05/24/2012 01:31 pm ET

Raise Minimum Wage, NY Business Leaders Urge Cuomo, GOP

As lawmakers in Albany, N.Y., contemplate a boost to the state's minimum wage, a group of business leaders came out Thursday in support of hiking the wage floor from $7.25 to $8.50, putting unusual pressure on state Republicans and Gov. Andrew Cuomo (D) to shepherd the raise into law.

It's typically low-wage worker advocates and labor unions urging lawmakers to raise the minimum wage. So the statements made Thursday by business figures, including the head of the Greater New York Chamber of Commerce and an executive of big-box wholesaler Costco, undermine the stated concerns of some GOP lawmakers and industry lobbies that a $1.25 raise to the minimum wage would be an unfair burden on state businesses.

"We need to urge our legislators to vote on this bill. If they don’t get it done this year, it's not going away," Mark Jaffe, president of the Greater New York Chamber, said on a conference call with reporters. "Of course retailers and fast food [companies] with big powerful lobbyists want us to think this will chase business out of the state. But that’s not what we [heard] back from our membership."

Business for a Shared Prosperity, which hosted the call and bills itself as "network of forward-thinking business owners, executives and investors," said Thursday that more than 200 small business owners in the state had signed a joint statement saying that a higher minimum wage would be good for businesses, as well as workers.

Despite the extremely high cost of living in the New York City area, the minimum wage for New York State is still the lowest that federal law will allow. Eighteen states have laws that mandate higher minimum wages than the federal minimum of $7.25, which translates into a salary of about $15,000.

The Democratic-controlled New York State Assembly has already passed a bill that would mandate the $1.25 raise, but the legislation faces an uphill battle in the Republican-controlled state Senate. Cuomo, a Democrat, nominally supports the raise, but proponents on the left feel that the governor hasn't put his full weight behind the measure, perhaps wary of alienating some of the businesses he's worked hard to court.

The stumping by business leaders on Thursday was clearly intended to alleviate some of those concerns. Jaffe, for instance, said that over 80 percent of the Chamber members polled supported not merely a raise to the minimum wage but the implementation of an $11.50 living wage. (Jaffe's position stands in stark contrast to that of the national Chamber of Commerce, which opposes minimum wage increases as a matter of course.)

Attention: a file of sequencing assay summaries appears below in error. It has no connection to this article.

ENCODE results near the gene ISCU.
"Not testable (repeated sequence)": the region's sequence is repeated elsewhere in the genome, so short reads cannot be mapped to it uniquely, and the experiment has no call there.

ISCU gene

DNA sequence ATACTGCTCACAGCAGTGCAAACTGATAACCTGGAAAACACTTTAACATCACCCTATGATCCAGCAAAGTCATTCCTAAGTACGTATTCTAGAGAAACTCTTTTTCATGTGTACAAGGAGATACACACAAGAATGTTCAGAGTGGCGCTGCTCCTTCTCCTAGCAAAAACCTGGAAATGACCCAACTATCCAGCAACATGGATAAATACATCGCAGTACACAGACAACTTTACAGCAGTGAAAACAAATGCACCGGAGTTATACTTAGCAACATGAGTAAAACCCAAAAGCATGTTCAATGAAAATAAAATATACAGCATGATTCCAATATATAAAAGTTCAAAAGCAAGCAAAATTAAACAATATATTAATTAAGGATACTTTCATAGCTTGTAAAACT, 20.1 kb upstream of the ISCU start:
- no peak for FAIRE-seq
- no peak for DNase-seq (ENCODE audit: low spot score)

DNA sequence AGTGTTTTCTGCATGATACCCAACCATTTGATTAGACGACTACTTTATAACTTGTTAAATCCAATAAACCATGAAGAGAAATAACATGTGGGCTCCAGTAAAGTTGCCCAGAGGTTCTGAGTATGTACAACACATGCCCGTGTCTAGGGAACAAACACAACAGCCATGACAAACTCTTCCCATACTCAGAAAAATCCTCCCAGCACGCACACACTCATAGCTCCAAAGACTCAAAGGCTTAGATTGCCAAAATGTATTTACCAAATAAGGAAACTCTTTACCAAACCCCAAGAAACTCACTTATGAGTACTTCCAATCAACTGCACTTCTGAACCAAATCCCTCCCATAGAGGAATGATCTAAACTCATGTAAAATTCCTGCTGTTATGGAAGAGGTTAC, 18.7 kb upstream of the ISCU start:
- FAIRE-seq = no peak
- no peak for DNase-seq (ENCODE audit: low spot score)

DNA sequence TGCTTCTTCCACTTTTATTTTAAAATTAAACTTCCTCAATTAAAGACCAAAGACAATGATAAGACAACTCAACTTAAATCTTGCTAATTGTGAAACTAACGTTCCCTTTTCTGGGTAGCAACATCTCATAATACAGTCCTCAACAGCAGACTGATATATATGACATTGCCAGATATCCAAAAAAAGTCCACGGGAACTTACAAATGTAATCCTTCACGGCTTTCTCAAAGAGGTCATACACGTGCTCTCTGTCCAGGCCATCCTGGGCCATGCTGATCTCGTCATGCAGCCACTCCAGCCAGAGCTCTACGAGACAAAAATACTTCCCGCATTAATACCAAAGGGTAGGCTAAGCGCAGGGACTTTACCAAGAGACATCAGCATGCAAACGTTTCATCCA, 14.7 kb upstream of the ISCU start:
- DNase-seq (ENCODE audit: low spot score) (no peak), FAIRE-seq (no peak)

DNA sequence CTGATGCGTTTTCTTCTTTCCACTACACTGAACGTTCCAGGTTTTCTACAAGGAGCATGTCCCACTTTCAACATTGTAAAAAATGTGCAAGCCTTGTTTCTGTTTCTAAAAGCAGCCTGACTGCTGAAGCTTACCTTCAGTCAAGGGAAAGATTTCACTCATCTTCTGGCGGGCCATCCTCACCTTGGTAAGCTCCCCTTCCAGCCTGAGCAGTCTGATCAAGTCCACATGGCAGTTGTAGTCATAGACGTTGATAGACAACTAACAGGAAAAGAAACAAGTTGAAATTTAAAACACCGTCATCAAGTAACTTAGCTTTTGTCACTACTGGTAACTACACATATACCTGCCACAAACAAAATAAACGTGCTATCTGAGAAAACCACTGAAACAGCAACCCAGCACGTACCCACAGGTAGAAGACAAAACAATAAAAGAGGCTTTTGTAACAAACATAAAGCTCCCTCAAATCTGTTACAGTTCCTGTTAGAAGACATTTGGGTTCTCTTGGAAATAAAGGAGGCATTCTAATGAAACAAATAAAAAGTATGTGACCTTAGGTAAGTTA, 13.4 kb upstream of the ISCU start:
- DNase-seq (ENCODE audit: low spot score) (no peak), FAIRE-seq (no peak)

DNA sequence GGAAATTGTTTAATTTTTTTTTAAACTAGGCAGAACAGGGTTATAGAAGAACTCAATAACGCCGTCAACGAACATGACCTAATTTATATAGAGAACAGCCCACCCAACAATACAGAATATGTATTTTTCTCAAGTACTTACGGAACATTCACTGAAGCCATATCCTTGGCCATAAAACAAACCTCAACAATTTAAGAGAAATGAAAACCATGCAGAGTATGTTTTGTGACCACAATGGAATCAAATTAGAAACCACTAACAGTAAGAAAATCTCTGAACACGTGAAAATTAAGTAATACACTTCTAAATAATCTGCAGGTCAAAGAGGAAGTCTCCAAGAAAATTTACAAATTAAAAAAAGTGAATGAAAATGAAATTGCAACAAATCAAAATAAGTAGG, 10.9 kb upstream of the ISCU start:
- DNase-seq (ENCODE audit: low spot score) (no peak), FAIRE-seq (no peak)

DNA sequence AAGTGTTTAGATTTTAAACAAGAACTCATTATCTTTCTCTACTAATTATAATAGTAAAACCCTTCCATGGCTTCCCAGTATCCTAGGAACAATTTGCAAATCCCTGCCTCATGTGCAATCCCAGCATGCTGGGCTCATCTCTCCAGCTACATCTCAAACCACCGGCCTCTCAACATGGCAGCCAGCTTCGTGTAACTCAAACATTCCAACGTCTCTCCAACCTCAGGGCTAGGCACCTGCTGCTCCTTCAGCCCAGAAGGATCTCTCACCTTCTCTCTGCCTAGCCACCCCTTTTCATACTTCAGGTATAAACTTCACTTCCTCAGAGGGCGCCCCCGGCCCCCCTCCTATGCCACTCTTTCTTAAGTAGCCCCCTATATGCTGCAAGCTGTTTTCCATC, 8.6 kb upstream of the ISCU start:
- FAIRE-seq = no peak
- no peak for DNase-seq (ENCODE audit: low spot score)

Jeff Long, Costco senior vice president and general manager for the company's Northeast operations, said that raising the minimum wage is in line with the wholesaler's corporate ethos. (The proposed New York wage raise probably wouldn't affect Costco -- at least not directly -- since the company already bears a reputation for paying wages well above retail averages.)

"Since the inception of the company we've always believed that paying a fair starting wage and allowing employees to progress through the wage scales is the best way to run our business," Long said. "I think that the $8.50 proposal is something that would be very fair for all businesses, big and small."

Despite the support of many individual businesses, the minimum wage proposal has drawn strong opposition from the Business Council of New York State, a major trade group. Upon the Assembly's passage of the bill earlier this month, the council released a statement saying that "it's unconscionable to place this burden on small-business owners, who are already struggling under state-imposed mandates."

Cuomo said earlier this week that a minimum-wage raise wasn't politically "in the realm of the possible," due to the intransigence of state GOP leaders. "I support the concept of a minimum wage increase," the governor said on "Capitol Pressroom." "The Senate feels quite strongly about their position."

Declaring it a "job killer" that would undermine a fragile recovery, state Senate leader Dean Skelos (R) has said the minimum-wage legislation won't even get a floor debate.